However, a common denominator among all is that they are backward-looking metrics. Compliance officers should supplement rudimentary metrics with the right predictive metrics that focus on strategic issues. Examples of useful metrics include number of high risk accounts opened, review of results from employee ethics surveys, customer complaints and employees’ compliance with workforce policies that may indicate deeply-rooted issues before they materialise.
A Critical Success Factor
Applying the right strategy may result in a sound compliance infrastructure, but its effectiveness depends on execution, on individuals doing the right thing at the right time. An ethical culture within an organisation is what drives the appropriate behaviours. The argument can clearly be made for ethics as a fundamental pillar to effective compliance risk management, whereas in the context of corporate governance, compliance means obeying the law
Ethics is the intent to observe the spirit of the law, i.e the intent to do the right thing. Therefore, banks that embrace an ethical approach to compliance lay the foundation for an effective internal control environment.
Ethical behaviour also builds a foundation of trust with all stakeholders leading to a legacy of success. When an organisation brings its values into practice, customers start to believe there is a promise inherent in the product or service, which enhances trust in the organisation and can build customers for life.
In conclusion, ethics and compliance are becoming an even more urgent priority as governments focus on ‘regulating’ behaviour, expecting organisations to control their conduct and reputational risk in a similar way to how they manage other principal risks such as credit and market risk. There is an expectation that MENA regulators will increasingly echo their foreign counterparts.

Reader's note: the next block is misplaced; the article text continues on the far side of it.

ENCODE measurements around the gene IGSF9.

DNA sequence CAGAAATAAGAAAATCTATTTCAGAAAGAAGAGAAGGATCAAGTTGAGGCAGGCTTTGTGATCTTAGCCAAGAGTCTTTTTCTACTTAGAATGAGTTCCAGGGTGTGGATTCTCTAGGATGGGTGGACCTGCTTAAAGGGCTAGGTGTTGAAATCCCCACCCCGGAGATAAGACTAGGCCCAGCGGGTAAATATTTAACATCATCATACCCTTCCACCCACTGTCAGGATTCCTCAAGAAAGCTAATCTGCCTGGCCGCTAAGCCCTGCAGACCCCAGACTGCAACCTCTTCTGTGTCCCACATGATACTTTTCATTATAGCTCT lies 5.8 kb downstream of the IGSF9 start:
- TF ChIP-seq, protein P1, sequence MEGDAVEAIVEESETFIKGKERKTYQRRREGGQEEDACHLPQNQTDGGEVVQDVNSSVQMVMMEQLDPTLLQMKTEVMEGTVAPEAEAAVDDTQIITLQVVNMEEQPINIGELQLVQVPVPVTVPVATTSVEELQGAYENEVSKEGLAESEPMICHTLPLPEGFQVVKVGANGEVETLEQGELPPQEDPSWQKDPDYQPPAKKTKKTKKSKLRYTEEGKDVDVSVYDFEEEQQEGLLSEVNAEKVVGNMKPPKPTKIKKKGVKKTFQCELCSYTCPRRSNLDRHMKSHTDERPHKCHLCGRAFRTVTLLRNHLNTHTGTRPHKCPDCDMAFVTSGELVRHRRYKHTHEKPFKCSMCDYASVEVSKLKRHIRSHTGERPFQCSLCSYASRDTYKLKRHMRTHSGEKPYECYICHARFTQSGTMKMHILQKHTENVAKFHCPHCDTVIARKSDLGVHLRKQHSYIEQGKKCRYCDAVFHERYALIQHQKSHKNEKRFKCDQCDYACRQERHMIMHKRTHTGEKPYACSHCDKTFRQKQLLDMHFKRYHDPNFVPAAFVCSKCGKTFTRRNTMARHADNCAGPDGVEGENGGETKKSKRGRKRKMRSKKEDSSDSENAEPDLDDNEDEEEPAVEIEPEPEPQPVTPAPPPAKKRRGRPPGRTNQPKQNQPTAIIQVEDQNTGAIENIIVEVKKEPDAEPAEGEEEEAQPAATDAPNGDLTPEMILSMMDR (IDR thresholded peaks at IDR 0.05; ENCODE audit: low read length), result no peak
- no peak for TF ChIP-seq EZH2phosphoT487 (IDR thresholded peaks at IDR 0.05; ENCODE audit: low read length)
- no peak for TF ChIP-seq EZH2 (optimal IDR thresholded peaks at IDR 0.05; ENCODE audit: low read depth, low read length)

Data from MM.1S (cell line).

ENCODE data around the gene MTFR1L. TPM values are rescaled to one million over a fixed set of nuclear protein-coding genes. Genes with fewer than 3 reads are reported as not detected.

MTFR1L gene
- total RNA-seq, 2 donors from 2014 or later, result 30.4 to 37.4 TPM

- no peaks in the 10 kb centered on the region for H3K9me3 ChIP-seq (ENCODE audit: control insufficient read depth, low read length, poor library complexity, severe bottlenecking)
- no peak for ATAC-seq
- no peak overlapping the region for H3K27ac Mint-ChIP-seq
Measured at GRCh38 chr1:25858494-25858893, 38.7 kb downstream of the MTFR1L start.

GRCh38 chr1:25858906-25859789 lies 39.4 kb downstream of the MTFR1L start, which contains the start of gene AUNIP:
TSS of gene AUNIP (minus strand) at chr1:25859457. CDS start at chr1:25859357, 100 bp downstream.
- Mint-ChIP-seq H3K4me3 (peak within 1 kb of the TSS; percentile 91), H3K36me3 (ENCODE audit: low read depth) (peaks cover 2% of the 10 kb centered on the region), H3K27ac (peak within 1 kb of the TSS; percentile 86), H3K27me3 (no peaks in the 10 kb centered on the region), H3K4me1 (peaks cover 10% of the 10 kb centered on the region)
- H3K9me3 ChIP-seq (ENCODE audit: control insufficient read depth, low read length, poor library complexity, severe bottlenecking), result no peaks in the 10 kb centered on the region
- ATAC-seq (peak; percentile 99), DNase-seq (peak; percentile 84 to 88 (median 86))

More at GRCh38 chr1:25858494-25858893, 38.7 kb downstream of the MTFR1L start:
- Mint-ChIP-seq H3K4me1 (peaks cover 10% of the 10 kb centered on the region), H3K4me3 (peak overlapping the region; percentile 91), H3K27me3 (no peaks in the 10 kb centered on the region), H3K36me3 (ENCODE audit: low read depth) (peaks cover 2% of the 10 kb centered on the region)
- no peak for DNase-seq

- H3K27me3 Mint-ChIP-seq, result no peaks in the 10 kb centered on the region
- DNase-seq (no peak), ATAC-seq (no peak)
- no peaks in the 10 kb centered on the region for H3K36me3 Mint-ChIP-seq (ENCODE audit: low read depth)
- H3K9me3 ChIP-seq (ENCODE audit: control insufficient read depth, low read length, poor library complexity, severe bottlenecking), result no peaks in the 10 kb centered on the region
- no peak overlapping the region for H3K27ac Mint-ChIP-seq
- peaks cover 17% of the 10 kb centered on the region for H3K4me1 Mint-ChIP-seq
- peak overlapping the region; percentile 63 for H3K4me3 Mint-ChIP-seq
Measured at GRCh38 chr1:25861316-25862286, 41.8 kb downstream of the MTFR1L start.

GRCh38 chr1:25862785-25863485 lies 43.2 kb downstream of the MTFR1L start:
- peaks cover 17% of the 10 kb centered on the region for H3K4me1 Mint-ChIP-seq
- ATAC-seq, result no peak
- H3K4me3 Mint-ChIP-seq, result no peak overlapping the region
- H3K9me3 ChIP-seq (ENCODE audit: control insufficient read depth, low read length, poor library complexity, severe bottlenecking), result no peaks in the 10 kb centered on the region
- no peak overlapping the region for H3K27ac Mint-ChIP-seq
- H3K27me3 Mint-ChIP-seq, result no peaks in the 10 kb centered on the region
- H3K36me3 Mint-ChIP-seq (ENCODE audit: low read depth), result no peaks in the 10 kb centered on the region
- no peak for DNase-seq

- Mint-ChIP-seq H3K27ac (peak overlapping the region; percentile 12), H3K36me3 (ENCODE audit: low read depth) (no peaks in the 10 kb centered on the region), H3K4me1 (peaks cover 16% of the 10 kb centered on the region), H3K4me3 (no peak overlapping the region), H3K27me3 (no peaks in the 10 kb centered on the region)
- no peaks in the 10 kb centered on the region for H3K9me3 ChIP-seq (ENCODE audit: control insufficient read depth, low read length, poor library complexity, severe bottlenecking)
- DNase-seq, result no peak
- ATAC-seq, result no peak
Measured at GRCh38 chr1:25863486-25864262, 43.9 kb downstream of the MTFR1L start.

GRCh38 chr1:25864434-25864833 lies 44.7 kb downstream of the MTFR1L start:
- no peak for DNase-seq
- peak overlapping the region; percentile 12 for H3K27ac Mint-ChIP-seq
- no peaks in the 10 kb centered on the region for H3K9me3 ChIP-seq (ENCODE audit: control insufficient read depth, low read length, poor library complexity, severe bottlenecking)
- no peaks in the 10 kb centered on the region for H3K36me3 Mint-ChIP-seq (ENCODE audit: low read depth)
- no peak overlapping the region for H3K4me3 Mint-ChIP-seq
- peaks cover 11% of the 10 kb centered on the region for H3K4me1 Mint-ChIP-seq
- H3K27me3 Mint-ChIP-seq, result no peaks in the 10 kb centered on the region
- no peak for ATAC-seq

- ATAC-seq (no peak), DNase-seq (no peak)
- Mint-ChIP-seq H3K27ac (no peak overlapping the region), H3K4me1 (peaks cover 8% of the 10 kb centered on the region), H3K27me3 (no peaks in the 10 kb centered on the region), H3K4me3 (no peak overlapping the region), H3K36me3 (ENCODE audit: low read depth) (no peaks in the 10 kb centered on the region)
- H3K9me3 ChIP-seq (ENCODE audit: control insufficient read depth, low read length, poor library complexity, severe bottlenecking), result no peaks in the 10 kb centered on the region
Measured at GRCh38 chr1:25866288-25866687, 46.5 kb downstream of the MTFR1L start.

Compliance officers therefore need to continue to build their competencies to lead and influence management. At the same time, they need to redesign their compliance programs using a systemic approach that focuses on creating shared value and enhancing the ethical culture. A journey to compliance best practices never ends, but one foundation remains constant that it’s not success at all cost that matters most, but success only the right way and without ethical compromise.
About The Author:
Michael Matossian joined Arab Bank plc in November 2005 as the Global Head of Group Regulatory Compliance. Mr. Matossian has more than 30 years of experience in regulatory risk management, anti-money laundering, and compliance. Prior to Arab Bank, he served as Chief Compliance Officer, as well as SVP and Director of Regulatory Risk Management, Director of Anti-Money Laundering, BSA Officer, and General Auditor at three different leading U.S. financial institutions; Mr. Matossian also spent 10 years working with a “Big Eight” public accounting firm, and two years with the Office of the Comptroller of the Currency (OCC). Mr. Matossian participates on several national and international task forces addressing governance, anti-money laundering, and compliance matters. He holds the following certifications: Certified Public Accountant, Certified Management Accountant, Certified Risk Professional, Certified Fraud Examiner, and Certified Anti-Money Laundering Specialist.